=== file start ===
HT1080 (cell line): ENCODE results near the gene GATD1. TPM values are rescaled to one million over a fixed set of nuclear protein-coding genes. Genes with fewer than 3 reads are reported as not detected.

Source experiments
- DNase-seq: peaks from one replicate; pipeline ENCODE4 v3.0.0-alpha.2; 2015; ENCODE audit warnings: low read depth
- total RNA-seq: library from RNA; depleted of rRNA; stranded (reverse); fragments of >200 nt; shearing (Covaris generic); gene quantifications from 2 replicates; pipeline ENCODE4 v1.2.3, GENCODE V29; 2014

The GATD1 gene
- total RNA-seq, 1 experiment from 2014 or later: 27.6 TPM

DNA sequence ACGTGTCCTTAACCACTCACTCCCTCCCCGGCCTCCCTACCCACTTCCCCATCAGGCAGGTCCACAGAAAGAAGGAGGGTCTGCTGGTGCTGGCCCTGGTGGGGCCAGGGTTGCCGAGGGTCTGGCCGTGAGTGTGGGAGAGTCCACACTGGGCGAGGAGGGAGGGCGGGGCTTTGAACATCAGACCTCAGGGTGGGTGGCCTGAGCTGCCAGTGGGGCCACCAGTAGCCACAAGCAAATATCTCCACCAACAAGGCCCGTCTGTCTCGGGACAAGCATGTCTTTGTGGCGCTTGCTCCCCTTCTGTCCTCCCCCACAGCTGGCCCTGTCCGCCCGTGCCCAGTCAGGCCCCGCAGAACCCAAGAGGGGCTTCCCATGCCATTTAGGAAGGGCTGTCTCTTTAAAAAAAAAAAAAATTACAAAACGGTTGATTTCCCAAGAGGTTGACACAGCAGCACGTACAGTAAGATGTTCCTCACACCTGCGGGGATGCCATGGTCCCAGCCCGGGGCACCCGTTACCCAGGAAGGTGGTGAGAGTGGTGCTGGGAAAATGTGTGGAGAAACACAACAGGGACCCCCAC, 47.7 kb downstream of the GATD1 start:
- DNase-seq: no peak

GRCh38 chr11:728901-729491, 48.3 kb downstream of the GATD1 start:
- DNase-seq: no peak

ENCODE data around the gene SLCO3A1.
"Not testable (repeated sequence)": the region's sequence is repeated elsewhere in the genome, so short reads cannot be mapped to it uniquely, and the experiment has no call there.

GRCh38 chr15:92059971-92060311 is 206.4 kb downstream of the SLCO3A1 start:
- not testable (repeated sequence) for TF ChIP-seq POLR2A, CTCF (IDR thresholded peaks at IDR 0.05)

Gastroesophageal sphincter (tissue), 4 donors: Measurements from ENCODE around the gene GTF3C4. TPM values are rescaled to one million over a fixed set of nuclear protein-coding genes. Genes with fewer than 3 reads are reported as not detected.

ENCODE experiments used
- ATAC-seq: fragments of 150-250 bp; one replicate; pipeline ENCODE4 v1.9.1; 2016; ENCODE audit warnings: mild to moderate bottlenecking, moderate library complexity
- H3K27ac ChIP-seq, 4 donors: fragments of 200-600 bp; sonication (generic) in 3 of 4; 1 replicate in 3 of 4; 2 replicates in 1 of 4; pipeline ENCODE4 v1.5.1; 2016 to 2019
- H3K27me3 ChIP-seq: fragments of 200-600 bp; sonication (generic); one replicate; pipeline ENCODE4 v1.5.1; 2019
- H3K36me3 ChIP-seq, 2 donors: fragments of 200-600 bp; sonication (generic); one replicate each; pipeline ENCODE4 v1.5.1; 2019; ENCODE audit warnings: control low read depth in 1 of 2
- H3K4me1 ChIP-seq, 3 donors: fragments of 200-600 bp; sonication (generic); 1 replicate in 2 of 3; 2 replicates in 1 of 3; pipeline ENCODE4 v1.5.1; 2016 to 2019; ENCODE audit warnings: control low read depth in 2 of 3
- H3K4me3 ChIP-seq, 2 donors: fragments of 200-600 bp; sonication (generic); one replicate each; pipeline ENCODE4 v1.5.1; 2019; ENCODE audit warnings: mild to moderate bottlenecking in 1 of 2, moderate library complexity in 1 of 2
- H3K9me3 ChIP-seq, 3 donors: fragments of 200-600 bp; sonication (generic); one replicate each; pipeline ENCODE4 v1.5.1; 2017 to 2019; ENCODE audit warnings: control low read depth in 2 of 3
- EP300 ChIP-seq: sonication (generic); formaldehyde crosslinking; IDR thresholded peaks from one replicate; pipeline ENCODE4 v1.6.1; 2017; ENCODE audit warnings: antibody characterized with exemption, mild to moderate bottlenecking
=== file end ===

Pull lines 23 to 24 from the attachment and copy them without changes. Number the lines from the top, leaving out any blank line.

- H3K9me3 ChIP-seq, 3 donors: fragments of 200-600 bp; sonication (generic); one replicate each; pipeline ENCODE4 v1.5.1; 2017 to 2019; ENCODE audit warnings: control low read depth in 2 of 3
- EP300 ChIP-seq: sonication (generic); formaldehyde crosslinking; IDR thresholded peaks from one replicate; pipeline ENCODE4 v1.6.1; 2017; ENCODE audit warnings: antibody characterized with exemption, mild to moderate bottlenecking